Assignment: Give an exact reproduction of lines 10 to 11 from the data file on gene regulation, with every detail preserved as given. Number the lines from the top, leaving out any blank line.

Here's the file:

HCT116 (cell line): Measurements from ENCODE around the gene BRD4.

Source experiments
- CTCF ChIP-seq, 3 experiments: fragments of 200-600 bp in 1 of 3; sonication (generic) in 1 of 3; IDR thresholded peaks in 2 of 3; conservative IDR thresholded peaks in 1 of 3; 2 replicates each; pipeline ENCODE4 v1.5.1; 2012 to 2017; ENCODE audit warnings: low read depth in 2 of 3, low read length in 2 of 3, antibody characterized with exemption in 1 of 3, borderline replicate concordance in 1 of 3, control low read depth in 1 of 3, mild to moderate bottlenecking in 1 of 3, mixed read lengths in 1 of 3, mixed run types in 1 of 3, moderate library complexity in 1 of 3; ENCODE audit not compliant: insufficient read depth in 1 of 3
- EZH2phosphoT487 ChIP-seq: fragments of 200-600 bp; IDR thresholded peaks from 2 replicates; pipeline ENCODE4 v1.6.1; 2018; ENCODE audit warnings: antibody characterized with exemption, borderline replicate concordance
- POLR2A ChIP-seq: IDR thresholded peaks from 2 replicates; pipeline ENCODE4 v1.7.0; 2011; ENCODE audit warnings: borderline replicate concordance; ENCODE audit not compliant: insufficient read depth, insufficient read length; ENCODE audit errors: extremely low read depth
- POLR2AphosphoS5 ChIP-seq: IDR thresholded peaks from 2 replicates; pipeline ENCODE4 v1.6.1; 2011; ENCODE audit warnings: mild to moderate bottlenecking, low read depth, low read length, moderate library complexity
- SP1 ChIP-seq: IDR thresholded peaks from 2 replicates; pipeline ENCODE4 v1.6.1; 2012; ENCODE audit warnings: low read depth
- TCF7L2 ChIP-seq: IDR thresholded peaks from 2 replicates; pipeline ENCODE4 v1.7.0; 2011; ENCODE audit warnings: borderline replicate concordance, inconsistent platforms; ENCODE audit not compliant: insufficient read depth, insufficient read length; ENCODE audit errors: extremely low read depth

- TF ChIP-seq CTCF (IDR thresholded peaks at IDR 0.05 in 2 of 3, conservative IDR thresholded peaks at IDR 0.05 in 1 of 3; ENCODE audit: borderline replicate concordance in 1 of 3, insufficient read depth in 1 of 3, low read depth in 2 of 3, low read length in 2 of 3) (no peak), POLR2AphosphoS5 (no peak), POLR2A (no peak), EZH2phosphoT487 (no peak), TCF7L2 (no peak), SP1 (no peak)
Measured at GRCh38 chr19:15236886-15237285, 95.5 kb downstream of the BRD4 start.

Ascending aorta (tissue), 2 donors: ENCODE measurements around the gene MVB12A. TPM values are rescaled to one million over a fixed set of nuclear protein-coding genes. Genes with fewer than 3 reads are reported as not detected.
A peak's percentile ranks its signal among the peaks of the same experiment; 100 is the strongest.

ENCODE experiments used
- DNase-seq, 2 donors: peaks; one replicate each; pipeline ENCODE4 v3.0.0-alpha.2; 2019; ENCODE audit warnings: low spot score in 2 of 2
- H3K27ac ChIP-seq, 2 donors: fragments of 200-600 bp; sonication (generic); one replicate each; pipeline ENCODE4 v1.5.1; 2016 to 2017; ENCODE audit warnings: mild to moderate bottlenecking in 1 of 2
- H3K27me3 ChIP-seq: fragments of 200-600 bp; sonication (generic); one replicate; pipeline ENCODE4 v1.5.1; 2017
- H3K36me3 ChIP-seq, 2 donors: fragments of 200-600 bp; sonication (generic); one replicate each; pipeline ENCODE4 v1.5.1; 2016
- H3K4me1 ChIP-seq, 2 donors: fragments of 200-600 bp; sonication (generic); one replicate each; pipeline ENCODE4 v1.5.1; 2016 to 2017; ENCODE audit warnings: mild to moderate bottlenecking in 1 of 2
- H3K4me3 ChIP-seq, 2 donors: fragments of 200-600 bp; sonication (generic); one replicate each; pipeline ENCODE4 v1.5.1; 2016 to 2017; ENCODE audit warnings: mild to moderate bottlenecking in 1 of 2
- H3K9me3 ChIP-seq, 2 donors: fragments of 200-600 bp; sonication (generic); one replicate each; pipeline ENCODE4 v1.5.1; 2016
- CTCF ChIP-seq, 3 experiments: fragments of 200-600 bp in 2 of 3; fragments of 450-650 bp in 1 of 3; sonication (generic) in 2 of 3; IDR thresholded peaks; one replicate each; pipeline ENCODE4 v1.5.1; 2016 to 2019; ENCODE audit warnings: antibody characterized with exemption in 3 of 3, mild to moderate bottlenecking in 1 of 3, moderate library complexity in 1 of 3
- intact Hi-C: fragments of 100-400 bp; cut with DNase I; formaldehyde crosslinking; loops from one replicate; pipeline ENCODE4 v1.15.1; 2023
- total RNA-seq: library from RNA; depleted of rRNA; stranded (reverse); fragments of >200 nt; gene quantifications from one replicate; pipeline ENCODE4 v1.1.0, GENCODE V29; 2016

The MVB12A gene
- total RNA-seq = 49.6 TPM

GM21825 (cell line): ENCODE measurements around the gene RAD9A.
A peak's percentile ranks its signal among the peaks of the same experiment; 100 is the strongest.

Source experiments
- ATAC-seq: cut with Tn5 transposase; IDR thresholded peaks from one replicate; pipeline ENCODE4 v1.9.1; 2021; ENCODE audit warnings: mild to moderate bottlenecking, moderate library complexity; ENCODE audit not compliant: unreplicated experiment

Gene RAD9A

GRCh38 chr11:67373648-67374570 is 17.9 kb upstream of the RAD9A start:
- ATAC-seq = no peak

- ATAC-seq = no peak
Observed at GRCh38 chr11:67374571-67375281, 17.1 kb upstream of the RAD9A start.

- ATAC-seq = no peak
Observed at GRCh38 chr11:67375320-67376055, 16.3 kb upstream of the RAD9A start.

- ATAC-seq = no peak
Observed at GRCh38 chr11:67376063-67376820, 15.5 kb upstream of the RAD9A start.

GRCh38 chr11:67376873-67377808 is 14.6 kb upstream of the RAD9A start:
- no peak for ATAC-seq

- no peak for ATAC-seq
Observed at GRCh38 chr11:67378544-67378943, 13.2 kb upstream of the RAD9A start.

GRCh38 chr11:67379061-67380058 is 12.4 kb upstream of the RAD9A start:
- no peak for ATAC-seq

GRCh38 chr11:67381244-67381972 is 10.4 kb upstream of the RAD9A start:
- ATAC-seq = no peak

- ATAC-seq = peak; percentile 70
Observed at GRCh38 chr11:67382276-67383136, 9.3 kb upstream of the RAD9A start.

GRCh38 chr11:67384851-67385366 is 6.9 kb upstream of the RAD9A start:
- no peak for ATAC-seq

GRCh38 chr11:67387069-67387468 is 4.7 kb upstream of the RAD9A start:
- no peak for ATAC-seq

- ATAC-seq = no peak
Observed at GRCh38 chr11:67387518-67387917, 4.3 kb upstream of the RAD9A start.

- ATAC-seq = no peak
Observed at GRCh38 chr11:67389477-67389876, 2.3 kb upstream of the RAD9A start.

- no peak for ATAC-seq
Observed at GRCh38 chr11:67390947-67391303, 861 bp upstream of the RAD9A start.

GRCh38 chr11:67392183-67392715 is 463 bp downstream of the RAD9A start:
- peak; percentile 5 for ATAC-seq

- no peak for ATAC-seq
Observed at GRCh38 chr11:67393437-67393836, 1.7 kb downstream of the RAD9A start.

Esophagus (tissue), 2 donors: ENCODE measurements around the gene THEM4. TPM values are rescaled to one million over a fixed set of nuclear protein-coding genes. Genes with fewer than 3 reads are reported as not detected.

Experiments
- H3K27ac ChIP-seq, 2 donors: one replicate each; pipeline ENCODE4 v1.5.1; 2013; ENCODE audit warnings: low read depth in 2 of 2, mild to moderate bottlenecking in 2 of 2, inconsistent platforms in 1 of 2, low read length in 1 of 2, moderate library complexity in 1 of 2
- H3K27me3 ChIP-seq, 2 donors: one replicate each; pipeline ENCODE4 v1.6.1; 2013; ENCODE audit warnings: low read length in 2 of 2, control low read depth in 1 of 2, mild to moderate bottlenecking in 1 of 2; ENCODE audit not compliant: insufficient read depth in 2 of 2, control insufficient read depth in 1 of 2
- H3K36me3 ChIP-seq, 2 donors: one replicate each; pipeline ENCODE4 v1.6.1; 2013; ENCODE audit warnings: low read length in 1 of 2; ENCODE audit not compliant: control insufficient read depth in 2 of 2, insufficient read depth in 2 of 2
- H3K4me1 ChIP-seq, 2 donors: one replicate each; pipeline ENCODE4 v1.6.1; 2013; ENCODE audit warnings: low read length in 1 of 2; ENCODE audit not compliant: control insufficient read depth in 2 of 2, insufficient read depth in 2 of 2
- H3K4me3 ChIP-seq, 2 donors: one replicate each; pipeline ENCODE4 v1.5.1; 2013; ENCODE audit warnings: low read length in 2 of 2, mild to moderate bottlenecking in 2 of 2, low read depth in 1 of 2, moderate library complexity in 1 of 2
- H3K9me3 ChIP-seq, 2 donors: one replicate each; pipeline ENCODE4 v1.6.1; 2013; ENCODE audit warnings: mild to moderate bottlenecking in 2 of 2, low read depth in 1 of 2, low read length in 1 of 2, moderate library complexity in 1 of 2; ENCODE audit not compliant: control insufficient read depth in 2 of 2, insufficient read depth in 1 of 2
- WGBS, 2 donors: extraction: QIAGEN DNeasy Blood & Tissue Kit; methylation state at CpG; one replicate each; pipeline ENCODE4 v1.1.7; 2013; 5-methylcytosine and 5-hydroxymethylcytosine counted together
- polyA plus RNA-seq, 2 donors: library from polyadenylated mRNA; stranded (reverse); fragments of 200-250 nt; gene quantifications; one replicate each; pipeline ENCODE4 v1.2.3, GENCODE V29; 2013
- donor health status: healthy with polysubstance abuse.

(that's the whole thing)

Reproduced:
Measured at GRCh38 chr19:15236886-15237285, 95.5 kb downstream of the BRD4 start.

Ascending aorta (tissue), 2 donors: ENCODE measurements around the gene MVB12A. TPM values are rescaled to one million over a fixed set of nuclear protein-coding genes. Genes with fewer than 3 reads are reported as not detected.